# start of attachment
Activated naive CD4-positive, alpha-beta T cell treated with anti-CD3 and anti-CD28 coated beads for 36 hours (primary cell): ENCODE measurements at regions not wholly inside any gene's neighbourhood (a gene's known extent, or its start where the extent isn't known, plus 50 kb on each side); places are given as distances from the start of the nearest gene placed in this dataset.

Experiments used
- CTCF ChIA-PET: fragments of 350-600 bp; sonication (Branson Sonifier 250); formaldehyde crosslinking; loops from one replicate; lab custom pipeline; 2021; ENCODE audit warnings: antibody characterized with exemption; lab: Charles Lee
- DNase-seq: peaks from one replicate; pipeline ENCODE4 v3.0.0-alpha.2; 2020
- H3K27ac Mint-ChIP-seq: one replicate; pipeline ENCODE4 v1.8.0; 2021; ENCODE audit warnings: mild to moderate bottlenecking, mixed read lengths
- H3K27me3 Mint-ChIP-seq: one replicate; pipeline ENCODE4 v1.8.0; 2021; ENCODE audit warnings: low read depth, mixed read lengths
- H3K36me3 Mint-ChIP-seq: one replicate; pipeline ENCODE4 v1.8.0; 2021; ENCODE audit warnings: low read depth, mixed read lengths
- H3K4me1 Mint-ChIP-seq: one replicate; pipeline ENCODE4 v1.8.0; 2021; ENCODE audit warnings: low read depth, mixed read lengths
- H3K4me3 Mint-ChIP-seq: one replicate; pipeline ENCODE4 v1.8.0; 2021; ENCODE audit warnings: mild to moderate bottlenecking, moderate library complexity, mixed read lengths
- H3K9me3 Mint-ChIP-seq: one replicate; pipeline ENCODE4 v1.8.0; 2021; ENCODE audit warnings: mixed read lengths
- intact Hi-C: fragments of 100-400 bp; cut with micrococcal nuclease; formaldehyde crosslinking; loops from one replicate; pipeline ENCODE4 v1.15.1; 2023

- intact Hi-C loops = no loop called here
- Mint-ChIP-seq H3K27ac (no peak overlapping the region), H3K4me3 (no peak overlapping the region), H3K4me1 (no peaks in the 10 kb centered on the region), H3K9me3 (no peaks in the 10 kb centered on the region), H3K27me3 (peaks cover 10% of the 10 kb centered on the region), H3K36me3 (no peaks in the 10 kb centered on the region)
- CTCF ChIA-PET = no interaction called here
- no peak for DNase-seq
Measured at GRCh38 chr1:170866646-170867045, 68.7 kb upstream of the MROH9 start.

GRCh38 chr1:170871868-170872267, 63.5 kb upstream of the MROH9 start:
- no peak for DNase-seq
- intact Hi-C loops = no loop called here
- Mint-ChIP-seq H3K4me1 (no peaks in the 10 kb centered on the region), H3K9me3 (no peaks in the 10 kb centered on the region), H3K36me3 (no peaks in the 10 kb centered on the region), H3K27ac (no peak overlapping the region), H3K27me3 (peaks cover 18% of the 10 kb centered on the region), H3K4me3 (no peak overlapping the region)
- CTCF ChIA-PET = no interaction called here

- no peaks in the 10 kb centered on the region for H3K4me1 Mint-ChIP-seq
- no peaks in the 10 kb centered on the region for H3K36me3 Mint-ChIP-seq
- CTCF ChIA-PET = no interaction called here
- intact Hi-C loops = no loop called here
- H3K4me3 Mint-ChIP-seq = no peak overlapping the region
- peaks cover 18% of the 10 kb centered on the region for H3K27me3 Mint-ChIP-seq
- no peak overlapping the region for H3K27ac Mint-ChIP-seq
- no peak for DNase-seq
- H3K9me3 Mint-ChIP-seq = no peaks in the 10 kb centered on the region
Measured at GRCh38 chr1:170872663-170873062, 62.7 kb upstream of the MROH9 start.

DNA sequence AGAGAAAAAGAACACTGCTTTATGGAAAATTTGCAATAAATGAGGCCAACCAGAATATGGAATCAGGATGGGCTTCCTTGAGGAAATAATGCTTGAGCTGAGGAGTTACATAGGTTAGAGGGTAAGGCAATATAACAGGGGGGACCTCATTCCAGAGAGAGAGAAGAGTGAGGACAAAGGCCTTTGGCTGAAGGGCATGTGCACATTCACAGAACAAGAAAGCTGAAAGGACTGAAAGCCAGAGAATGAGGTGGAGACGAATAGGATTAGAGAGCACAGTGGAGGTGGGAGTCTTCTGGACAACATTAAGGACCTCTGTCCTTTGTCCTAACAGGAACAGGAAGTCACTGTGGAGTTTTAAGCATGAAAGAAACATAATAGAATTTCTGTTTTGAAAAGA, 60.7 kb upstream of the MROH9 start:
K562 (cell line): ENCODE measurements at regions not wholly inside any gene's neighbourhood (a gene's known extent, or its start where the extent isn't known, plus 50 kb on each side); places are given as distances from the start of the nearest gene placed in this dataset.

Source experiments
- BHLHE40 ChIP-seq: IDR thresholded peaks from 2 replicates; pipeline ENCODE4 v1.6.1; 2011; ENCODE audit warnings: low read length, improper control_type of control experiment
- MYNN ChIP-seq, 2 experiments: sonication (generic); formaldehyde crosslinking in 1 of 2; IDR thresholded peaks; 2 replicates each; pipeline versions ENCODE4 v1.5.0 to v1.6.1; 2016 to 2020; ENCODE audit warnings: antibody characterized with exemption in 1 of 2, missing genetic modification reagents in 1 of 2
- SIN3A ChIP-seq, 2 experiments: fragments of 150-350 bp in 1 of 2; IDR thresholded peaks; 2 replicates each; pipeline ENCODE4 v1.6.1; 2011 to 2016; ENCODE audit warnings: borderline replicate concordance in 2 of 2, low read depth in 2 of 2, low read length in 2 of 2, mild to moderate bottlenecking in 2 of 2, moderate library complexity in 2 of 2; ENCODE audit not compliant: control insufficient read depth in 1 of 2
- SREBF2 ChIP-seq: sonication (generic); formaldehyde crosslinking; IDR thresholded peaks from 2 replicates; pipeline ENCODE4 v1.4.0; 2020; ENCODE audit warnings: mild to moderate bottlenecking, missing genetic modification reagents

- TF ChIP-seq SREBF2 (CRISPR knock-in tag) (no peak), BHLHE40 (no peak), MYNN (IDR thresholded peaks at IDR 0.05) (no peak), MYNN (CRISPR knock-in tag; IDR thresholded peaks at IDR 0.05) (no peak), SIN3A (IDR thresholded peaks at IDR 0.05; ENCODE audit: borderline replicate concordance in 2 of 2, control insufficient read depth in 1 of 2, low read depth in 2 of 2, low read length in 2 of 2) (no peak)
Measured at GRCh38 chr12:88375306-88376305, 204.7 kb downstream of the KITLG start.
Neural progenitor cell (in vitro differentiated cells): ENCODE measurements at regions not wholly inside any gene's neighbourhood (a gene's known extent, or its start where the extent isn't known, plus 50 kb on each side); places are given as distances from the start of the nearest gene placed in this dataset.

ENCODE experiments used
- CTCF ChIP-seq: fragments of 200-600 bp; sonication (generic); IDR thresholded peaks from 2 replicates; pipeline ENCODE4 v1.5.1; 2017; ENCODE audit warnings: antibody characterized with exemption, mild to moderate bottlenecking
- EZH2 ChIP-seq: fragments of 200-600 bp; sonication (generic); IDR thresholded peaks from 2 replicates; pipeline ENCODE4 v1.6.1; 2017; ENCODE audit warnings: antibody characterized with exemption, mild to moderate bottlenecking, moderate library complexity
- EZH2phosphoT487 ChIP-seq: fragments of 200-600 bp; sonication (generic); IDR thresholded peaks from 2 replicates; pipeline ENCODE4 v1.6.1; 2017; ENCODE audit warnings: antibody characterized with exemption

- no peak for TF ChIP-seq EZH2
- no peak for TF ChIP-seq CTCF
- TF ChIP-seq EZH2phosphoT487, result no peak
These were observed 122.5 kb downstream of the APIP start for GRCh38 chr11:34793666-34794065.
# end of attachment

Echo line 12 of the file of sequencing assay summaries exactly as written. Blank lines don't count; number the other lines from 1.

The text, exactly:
- intact Hi-C loops = no loop called here